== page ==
One of the more commonly used strategies by investors is to follow insider transactions. That’s something even the legendary super investor Peter Lynch did. In his book One Up on Wall Street, Lynch shared investing checklists that he had used and one of the criteria was this: “Whether insiders are buying and whether the company itself is buying back its own shares. Both are positive signs.” That’s because consistent insider purchases may indicate that a company’s management thinks that the stock is undervalued. They could be wrong of course, but companies that have seen insiders buy shares consistently are still worth some…
One of the more commonly used strategies by investors is to follow insider transactions. That’s something even the legendary super investor Peter Lynch did.
In his book One Up on Wall Street, Lynch shared investing checklists that he had used and one of the criteria was this: “Whether insiders are buying and whether the company itself is buying back its own shares. Both are positive signs.”
That’s because consistent insider purchases may indicate that a company’s management thinks that the stock is undervalued. They could be wrong of course, but companies that have seen insiders buy shares consistently are still worth some further research.
Meanwhile, it’s worth noting that insider selling need not mean that bad news about the company is around the corner – there are many reasons why insiders may want to sell.
With these in mind, let’s take a look at two companies that have recently seen insiders buy shares, or in other words, putting their money where their mouth is.
1. Neo Group Ltd (SGX: 5UJ)
Listed on 11 July 2012, Neo Group is the largest events caterer in Singapore and currently has four catering brands, namely Neo Garden Catering, Orange Clove Catering, Deli Hub Catering, and Best Catering. The company thinks that having different catering brands allows it to offer buffets with a wide variety of styles and prices to suit a diverse range of occasions.
Beyond catering, Neo Group also has a food & beverage retail outlet arm. The biggest concept here would be umisushi, which offers Japanese food in a quick service environment.
Neo Group has been busy with acquisitions over the past year, acquiring Thong Siek Holdings and CT Vegetables & Fruits. The former is an established fishball manufacturer in Singapore and owner of the DoDo brand of fishballs. The latter is a trader of over 300 varieties of fruits and vegetables.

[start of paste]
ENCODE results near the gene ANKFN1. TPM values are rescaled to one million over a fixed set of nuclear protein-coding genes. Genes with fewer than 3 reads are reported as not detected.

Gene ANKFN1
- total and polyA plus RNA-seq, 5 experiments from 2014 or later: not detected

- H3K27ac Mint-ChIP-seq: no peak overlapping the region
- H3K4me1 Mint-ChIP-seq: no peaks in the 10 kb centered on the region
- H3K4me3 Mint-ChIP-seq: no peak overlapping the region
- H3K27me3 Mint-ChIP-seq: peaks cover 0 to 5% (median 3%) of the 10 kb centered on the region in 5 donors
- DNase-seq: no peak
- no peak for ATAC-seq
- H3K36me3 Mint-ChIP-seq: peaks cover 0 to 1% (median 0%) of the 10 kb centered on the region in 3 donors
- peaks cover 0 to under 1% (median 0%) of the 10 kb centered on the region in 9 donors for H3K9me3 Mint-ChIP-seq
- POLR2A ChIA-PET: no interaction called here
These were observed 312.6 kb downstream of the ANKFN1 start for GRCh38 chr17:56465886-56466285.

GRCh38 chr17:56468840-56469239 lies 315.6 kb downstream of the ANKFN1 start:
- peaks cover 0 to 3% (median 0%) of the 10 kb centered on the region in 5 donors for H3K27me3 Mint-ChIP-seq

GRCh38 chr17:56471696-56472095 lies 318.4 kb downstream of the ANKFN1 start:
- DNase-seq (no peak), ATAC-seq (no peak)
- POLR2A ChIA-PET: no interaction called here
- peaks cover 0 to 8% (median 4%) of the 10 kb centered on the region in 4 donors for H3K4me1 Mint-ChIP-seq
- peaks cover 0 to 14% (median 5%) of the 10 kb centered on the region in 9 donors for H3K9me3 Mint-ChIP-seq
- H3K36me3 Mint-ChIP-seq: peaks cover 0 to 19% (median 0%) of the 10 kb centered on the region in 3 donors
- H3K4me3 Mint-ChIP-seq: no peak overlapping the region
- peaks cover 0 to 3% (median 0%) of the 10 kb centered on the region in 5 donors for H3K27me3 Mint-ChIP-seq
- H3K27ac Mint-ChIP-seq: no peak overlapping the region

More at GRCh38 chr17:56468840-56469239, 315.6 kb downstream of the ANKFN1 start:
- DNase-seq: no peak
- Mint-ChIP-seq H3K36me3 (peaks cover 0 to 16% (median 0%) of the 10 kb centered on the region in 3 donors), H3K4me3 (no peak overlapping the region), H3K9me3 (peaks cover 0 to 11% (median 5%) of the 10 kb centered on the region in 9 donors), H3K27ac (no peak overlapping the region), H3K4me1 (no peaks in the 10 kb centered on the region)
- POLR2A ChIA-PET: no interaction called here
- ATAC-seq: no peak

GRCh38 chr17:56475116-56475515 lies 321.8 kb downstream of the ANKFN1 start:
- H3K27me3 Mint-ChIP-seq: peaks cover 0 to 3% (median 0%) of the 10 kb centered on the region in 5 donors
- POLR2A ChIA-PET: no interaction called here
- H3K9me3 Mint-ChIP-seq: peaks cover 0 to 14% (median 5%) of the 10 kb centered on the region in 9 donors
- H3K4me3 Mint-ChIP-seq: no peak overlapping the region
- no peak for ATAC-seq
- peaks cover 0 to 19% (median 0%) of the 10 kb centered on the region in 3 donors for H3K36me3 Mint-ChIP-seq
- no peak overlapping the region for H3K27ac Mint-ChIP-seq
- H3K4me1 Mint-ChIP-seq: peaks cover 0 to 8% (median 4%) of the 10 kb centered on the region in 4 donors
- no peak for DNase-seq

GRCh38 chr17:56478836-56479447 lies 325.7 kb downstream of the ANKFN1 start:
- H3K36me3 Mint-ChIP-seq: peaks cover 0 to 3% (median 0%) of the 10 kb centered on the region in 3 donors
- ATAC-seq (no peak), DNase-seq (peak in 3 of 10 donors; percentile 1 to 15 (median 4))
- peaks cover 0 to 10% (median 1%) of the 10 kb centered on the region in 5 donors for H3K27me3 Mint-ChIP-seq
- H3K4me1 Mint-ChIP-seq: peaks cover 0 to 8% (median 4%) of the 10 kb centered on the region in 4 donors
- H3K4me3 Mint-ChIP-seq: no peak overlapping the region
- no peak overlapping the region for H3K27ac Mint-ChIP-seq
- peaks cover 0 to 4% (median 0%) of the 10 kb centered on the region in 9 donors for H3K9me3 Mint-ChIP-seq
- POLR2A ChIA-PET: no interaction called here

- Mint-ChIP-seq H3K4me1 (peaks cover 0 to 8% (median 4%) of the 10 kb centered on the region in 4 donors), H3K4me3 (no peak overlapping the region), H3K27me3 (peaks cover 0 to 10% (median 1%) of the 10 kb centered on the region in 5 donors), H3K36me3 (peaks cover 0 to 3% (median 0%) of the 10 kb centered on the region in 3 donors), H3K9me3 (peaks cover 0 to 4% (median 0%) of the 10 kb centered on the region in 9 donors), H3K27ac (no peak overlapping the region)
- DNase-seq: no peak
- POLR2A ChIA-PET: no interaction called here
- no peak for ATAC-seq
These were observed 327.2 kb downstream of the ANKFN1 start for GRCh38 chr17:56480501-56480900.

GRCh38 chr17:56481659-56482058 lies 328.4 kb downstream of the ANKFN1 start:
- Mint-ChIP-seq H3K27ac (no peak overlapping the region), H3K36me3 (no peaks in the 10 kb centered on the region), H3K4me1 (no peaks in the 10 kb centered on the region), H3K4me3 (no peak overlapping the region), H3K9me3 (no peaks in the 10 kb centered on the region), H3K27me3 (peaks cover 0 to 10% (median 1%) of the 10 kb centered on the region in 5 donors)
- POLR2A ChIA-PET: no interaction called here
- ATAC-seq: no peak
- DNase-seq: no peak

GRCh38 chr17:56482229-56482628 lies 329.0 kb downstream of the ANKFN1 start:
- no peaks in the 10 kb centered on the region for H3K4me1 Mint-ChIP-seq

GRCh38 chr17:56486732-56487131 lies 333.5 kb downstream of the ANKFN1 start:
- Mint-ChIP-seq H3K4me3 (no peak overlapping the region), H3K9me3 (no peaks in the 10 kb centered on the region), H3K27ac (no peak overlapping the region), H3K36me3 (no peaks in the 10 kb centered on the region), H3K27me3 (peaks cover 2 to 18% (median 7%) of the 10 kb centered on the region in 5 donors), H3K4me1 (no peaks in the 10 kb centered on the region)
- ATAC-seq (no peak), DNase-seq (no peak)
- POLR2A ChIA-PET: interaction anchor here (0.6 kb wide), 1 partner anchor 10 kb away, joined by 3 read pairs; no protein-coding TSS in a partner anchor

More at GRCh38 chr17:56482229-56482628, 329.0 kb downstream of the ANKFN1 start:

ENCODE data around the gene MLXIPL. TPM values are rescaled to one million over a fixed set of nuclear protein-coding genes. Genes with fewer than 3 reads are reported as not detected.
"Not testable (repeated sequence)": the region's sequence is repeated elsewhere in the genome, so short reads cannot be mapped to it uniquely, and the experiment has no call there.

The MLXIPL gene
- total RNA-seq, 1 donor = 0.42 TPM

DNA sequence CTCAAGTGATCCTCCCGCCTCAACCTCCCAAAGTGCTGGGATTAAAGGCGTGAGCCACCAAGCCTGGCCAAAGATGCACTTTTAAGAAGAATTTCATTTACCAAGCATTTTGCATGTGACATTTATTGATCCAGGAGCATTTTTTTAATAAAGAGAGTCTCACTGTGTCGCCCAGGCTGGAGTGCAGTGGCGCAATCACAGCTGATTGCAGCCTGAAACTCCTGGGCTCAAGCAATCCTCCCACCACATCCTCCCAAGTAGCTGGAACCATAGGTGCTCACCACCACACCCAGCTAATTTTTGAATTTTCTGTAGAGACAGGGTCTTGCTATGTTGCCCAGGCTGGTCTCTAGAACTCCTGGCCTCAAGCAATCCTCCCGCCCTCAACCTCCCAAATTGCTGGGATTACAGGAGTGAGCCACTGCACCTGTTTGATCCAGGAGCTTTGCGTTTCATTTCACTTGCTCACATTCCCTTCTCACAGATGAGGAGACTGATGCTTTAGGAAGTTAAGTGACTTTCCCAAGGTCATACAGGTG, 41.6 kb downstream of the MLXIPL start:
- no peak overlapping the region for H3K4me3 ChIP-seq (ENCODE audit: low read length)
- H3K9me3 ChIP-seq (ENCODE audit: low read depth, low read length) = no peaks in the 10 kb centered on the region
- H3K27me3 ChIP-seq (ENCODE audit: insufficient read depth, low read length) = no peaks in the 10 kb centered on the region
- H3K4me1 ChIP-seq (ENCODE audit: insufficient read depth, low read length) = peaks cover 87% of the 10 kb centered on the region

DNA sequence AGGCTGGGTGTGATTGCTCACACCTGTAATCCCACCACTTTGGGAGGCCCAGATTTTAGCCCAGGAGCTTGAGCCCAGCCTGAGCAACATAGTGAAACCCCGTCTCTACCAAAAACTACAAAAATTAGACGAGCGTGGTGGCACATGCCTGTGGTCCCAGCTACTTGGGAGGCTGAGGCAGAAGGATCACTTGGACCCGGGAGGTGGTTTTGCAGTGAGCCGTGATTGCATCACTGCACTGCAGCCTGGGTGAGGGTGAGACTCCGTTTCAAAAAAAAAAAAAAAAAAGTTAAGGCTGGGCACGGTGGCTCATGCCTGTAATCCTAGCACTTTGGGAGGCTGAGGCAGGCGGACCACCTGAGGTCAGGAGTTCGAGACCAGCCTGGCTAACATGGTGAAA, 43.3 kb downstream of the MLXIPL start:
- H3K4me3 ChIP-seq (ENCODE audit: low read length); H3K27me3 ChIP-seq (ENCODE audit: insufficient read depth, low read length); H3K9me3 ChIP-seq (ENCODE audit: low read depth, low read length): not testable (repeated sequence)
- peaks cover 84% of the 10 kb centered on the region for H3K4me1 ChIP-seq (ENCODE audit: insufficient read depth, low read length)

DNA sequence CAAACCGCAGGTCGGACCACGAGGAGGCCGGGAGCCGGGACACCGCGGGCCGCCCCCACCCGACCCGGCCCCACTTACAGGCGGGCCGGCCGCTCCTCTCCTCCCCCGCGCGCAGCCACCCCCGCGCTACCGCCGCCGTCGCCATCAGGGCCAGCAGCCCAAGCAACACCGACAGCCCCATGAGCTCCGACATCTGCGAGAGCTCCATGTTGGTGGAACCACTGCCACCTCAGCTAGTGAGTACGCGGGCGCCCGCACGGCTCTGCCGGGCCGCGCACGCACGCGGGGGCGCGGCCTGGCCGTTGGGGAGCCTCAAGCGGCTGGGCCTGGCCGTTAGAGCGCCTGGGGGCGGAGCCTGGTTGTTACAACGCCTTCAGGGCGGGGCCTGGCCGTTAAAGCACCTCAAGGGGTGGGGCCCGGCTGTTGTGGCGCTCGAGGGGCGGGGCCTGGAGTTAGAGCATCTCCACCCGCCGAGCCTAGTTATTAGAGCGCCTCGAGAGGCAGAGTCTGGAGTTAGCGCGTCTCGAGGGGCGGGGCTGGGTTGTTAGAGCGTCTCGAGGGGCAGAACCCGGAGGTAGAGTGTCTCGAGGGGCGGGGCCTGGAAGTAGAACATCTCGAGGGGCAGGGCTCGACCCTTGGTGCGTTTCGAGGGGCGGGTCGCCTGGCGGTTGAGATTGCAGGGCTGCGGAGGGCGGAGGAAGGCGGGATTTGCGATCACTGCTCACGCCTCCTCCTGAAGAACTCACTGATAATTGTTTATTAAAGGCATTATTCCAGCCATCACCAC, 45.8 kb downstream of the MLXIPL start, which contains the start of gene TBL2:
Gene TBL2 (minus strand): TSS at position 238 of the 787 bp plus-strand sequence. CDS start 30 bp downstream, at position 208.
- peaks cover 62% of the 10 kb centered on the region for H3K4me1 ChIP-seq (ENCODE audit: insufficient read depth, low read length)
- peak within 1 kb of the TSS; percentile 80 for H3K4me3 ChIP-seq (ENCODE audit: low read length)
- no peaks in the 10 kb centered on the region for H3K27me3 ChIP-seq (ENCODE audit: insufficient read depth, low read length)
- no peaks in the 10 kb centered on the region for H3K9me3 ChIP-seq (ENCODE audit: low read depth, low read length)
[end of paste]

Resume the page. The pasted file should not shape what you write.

Earlier this week, Neo Group had also proposed an acquisition of U-Market Place Enterprise, a manufacturer of the Joo Chiat Kim Choo rice dumplings. It also has six outlets selling barbecue products and related meat items.
Two directors of Neo Group had bought shares of the company recently. On 26 May 2016, Kevin Ng and Yeo Kok Tong, who are both independent directors of Neo Group, had purchased 14,300 and 27,000 shares, respectively. Ng had spent slightly over S$9,000 while Yeo had spent around S$17,000.
Neo Group had announced its latest FY2016 (fiscal year ended 31 March 2016) results on 26 May 2016. The company’s total revenue had jumped by 62% to S$125.4 million primarily due to contributions from both the acquisitions mentioned previously. But the company’s bottom-line had suffered, falling by 43% to S$4.2 million. It should be noted though that FY2016’s results were compared with the 14 months ended 31 March 2015.
Neo Group’s shares last changed hands at S$0.64 yesterday. At that price, the company has a trailing price-to-earnings (PE) ratio of 15.
2. Tai Sin Electric Ltd (SGX: 500)
Tai Sin Electric, as its name suggests, deals with electrical products. The company manufactures and distributes a wide variety of electrical cables and wires and also provides cabling and wiring solutions for industrial, commercial, residential, and even offshore & marine projects.
The company currently has subsidiaries and offices mainly located in the South-east Asia region such as Singapore, Malaysia, Vietnam, and Indonesia.
On 30 May 2016, Lim Chye Huat, an executive director of Tai Sin Electric, had bought 200,000 shares of the company at a price of S$0.33 each. It also bumped up Lim’s total stake in the firm from 13.441% to 13.487%.
Tai Sin Electric’s latest results were for the third-quarter of its fiscal year ending 30 June 2016 (fiscal 2016). For the nine months ended 31 March 2016, the company’s revenue had climbed by 6.7% year-on-year to S$232.2 million and its profit had increased by 7.3% to S$14.05 million.
The company has oil & gas businesses and it acknowledged the poor conditions in the sector in the earnings release. The company also commented that its “profitability will depend very much on better market conditions in the region.”
Tai Sin Electric’s shares closed at S$0.33 yesterday, giving the company a PE ratio of just 8.
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The information provided is for general information purposes only and is not intended to be personalised investment or financial advice. Motley Fool Singapore contributor James Yeo doesn’t own shares in any companies mentioned.